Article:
Afghan Government Presents its Vision to Global Donors
Afghan President Hamid Karzai and his Finance Minister Ashraf Ghani held a meeting this weekend, presenting international donors with the nation’s future budget and development plans. Karzai expressed appreciation for the more than $4.5 billion pledged at the January donors’ meeting in Tokyo; however, citing that the UN and other aid groups received $800 million of the $890 million given in aid thus far, he urged that additional monies be directed to the Afghan government. He also urged donor nations to fulfill their promise of $1.8 in funding this year. Aiming for self-sustainability, Karzai outlined improvements in education, transportation infrastructure, utilities and sanitation, and government building repairs. Ghani estimated that roughly $20 billion over five years would be needed to achieve this goal.
Meanwhile on Friday, President Bush—touting the US contributions to Afghanistan of $588 million since 2001—urged other countries to carry through on their financial promises. “If you say you will help the Afghanistan people, do it,” he said according to the Associated Press. Spokesman for the Democrats on the House Appropriations Committee, David Sirota, lambasted Bush for his hypocrisy, citing that the President killed $150 million earmarked for Afghanistan health and agricultural programs when he rescinded a $5 billion emergency foreign aid spending package in August. “George W. Bush still does not understand that families can’t feed their kids flowery speeches or rebuild their communities with White House photos. We made a promise to rebuild Afghanistan and that means writing a check, not just a press release,” he said according to the AP.
Just this weekend, rockets and gunfire hit three US bases in eastern Afghanistan. US troops discovered a weapons warehouse in Khost, purportedly belonging to the warlord Bacha Khan Zardran. Also, earlier this month near the capital of Sar-i-Pul province, following the distribution of pamphlets warning women against removing their burqas, two girls’ schools were burned down, including their supply of books and blackboards.
These reports of violence come only weeks after the US State Department issued a report questioning the expansion of peacekeeping troops in Afghanistan. The Feminist Majority, Afghan President Hamid Karzai, UN officials, and women’s rights and human rights organization have urged a full-scale expansion of peacekeeping troops throughout the country in order to ensure security and enable reconstruction efforts.
10/30/2014 Medication Abortion Access Threatened by Oklahoma Court Ruling - An Oklahoma state district court judge has refused to block a state law restricting medication abortion, clearing the way for the law to go into affect on November 1.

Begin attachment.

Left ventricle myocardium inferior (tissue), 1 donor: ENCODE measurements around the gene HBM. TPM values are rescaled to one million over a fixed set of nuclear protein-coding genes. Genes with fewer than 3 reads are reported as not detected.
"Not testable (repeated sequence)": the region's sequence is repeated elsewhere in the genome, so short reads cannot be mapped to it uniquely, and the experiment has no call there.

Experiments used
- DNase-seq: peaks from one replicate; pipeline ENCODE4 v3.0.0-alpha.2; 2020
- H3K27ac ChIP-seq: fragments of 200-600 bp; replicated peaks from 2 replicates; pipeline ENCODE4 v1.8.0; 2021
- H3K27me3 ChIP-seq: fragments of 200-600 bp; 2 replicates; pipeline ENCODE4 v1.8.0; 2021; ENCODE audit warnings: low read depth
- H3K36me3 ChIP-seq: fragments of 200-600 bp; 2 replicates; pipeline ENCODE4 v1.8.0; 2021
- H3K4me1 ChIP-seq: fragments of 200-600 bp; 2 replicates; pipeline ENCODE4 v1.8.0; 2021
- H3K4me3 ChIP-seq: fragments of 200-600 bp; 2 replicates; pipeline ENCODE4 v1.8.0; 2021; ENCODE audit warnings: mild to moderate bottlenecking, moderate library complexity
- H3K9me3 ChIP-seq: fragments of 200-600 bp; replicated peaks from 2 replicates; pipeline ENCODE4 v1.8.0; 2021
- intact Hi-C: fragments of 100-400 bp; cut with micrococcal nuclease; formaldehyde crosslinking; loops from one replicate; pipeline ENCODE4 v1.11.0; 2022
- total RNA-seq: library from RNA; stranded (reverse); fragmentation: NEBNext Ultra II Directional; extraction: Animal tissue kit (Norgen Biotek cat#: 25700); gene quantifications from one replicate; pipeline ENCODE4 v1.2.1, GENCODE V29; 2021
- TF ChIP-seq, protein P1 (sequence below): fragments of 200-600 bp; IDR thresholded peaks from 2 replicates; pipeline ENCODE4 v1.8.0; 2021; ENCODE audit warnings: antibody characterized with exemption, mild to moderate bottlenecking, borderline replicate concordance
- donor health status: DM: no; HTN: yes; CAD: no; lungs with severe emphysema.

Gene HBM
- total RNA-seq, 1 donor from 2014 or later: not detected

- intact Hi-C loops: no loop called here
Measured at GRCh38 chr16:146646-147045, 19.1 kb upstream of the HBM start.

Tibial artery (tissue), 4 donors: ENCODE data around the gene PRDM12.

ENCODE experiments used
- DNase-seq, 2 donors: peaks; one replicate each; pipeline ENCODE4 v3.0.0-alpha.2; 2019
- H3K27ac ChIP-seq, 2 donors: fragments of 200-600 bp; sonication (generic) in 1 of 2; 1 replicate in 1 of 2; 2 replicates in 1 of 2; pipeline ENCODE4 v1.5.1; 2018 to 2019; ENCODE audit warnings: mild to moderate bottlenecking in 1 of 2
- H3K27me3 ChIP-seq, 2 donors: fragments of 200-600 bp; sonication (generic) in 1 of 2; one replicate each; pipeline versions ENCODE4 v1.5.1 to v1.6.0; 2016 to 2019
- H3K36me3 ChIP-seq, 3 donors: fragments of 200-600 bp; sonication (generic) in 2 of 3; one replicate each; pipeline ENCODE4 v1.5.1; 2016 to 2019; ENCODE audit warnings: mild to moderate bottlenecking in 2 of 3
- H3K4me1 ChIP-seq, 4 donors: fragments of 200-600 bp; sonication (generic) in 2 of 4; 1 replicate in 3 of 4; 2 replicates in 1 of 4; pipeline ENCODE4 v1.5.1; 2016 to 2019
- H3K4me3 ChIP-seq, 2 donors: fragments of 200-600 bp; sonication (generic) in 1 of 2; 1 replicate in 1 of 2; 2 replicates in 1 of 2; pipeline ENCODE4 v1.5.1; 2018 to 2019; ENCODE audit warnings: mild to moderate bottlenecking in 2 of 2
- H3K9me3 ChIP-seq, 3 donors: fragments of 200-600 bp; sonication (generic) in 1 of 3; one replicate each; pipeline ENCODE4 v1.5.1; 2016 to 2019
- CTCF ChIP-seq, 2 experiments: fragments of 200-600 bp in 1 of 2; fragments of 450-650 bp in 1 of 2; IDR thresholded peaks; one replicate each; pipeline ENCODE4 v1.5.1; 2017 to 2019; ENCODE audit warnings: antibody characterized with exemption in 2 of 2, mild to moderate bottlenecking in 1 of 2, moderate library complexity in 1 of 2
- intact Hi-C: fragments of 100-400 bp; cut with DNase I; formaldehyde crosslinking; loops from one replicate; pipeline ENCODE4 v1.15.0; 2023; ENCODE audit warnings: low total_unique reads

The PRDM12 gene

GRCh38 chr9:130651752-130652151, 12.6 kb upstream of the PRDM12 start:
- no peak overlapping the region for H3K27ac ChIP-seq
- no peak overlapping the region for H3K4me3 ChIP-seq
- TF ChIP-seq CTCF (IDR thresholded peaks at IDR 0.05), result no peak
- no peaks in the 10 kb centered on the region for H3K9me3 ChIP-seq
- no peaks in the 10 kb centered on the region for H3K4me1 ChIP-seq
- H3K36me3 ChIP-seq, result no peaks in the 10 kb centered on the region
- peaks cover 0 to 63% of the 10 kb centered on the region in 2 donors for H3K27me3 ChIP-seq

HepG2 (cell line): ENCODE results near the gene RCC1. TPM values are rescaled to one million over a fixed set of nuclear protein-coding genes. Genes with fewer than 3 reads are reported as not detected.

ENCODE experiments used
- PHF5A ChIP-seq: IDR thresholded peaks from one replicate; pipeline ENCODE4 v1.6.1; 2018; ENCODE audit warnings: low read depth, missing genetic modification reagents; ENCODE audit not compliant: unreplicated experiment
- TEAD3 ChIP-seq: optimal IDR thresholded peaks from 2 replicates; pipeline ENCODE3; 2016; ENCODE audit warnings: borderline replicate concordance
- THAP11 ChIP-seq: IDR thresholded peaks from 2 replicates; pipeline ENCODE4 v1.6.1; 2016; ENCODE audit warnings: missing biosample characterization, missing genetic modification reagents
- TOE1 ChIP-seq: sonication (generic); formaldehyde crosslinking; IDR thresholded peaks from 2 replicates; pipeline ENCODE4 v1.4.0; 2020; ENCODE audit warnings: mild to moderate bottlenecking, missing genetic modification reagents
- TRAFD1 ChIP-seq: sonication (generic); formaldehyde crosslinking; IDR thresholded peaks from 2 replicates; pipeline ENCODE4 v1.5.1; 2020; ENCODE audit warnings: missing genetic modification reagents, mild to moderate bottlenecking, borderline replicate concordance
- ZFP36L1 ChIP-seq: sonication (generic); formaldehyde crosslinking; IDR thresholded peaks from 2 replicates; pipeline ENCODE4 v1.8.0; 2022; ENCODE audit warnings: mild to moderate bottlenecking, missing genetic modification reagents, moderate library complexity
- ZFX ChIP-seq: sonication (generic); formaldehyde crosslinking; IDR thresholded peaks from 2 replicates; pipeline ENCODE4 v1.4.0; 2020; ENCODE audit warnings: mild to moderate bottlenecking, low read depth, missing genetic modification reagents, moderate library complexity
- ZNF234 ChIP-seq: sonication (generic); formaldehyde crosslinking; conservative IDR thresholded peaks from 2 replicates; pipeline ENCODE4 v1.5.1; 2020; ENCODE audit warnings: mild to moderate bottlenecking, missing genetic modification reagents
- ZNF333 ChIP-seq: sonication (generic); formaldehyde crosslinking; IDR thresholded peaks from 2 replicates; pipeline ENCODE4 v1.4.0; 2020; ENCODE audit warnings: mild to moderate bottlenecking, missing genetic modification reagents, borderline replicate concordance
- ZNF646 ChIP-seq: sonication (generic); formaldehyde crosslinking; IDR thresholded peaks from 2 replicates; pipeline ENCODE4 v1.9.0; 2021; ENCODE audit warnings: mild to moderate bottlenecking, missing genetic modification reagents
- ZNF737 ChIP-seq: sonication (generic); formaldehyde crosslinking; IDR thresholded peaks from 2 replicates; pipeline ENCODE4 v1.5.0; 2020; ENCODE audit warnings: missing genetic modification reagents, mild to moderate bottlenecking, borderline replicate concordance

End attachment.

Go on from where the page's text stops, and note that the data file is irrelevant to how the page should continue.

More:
The Oklahoma Coalition for Reproductive Justice, together with a local abortion clinic in Tulsa, challenged HB 2684 in September, arguing that the law was an unconstitutional restriction on non-surgical abortion in the earliest weeks of pregnancy. . . .
10/30/2014 UPS Switches Pregnant Worker Policy Ahead of Supreme Court Case - The United Parcel Service (UPS) is changing its policy on light duty assignments for pregnant workers, even though the company will stand by its refusal to extend accommodations to a former employee in an upcoming Supreme Court case.
UPS announced on Monday in a memo to employees, and in a brief filed with the US Supreme Court, that the company will begin offering temporary, light-duty positions to pregnant workers on January 1, 2015. . . .
10/30/2014 North Dakota Medical Students Speak Out Against Measure 1 - Medical students at the University of North Dakota School of Medicine and Health Sciences are asking North Dakotans to vote no on Measure 1, a personhood measure on the state ballot this fall.
The students issued published a letter in the Grand Forks Herald stating that they opposed Measure 1 in part because they are against "the government's taking control of the personal health care decisions of its citizens." Nearly 60 UND School of Medicine students signed the letter, citing concerns over the "very broad and ambiguous language" used in the proposed amendment, which has no regard for serious and life-threatening medical situations such as ectopic pregnancies.
Measure 1 would change the North Dakota state constitution to create an "inalienable right to life" for humans "at any stage of development" - including the moment of fertilization and conception. . . .